The White Stripes — the candy-coated, Delta blues-worshipping duo responsible for some of the 2000s' greatest rock albums — recently broke up. Fans across the world wept, but I ask: what's there to miss? Did you really love the sound of Meg White's hollowed-out bass drum? Like the group's pawnshop guitars and arbitrary engineering, Meg's caveman-like percussion functioned as a creative obstacle — one, admittedly, that often brought the best out of Jack's songwriting (and his pan-seared, white lightning solos and riffs). Jack got way more mileage out of his first band than anyone could have expected. But as the subtle experimentation crept in (Get Behind Me Satan and Icky Thump), along with side projects and outside production work, it became clear that White needed more than what the creative parameters of the White Stripes would allow.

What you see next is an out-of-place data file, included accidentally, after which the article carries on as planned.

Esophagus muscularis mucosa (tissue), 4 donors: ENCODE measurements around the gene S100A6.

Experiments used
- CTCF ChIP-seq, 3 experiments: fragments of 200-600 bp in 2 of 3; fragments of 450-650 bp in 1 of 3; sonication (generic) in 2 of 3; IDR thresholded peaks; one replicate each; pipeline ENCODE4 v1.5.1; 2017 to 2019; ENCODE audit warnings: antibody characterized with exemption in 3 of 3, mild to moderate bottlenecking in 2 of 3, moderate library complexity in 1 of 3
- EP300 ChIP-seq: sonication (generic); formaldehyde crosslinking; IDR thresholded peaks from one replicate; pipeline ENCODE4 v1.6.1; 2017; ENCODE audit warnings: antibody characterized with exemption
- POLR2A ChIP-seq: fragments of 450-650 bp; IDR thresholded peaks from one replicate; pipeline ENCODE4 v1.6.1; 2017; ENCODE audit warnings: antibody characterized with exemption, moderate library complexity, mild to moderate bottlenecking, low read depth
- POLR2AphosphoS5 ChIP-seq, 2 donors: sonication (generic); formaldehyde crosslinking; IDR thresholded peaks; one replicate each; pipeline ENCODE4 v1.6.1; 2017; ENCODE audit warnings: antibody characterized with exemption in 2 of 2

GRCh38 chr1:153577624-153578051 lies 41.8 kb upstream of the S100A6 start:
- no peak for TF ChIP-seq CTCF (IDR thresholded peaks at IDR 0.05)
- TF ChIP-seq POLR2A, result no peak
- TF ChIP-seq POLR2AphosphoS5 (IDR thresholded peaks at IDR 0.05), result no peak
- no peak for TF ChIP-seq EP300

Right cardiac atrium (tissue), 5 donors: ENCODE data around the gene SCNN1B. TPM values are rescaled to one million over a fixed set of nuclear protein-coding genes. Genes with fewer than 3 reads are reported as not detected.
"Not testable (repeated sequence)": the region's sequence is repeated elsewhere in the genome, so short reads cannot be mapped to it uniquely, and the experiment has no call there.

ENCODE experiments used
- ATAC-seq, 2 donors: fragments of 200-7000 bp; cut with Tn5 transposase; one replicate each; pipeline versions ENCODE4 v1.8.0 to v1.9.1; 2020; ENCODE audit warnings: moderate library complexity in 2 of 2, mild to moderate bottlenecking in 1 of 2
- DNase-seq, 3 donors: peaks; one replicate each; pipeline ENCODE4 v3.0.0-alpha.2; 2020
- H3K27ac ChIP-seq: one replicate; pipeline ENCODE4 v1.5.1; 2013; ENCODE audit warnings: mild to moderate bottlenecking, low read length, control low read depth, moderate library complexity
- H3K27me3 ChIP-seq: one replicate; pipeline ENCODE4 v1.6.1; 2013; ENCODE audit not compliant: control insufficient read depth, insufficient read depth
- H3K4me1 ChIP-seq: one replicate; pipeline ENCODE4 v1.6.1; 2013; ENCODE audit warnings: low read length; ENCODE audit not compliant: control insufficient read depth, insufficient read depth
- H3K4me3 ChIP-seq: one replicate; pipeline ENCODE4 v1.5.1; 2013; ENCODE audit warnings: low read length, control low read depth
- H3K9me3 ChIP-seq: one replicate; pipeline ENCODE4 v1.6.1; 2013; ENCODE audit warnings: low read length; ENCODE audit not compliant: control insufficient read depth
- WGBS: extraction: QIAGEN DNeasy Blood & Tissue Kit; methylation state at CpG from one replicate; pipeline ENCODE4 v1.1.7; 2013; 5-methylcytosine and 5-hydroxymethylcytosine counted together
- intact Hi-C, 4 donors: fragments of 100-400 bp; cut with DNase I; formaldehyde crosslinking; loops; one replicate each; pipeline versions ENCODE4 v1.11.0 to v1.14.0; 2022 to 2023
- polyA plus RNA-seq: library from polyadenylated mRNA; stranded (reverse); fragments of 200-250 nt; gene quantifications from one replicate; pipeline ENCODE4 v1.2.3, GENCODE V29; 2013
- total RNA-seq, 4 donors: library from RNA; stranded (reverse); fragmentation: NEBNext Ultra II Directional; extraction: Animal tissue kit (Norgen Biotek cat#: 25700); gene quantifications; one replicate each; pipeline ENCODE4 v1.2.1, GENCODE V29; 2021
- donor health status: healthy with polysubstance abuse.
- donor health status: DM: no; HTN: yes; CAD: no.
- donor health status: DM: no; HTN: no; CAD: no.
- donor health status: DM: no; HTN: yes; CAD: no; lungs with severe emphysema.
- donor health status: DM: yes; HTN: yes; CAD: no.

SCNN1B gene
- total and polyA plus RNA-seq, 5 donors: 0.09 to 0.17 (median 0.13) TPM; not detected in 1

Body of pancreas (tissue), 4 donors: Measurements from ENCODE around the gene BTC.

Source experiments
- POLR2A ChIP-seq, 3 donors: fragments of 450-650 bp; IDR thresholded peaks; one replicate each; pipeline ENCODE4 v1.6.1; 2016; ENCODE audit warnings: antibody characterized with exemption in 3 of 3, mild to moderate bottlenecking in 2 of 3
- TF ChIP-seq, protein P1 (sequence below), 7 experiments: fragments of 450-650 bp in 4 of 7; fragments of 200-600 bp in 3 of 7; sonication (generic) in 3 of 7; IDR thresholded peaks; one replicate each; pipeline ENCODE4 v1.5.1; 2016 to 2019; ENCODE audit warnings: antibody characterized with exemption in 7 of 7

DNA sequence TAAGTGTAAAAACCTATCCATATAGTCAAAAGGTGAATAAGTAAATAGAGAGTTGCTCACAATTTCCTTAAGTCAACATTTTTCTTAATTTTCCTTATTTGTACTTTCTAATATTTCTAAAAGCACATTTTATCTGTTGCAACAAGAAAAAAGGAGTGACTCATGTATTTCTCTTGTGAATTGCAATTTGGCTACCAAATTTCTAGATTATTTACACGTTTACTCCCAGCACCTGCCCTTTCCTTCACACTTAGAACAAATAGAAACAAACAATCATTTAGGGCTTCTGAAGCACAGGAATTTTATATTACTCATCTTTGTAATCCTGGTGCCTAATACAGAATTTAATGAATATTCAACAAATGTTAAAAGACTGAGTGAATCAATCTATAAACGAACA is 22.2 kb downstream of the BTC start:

Blunderbuss, the first album he's released under his own name (and his most compelling collection of songs in years), is the sound of White — with a team of session players that includes drummer Carla Azar of Autolux and guitarist Olivia Deen from his live band — freeing himself from his sonic shackles, exploring any and all sounds that waft through his brain and tickle his fingers. In Jack-of-All-Trades mode, he journeys through raw blues, country, folk, and soul (complete with chipmunk-like female backing vocals). "Freedom at 21" sports a mighty, Zeppelin-esque riff, a reliably raunchy guitar solo, and hip-hop-styled drums. On stirring single "Love Interruption," White sounds possessed, offering, "I want love to murder my own mother" over folky strums, smoky Wurlitzer, and — what? — a clarinet. Most stunning is "On and On and On," a dreamy psych-soul jam built on rippling tremolo, oceans of piano, and droning bass. Boxing yourself in can be creatively fruitful — but so can the opposite.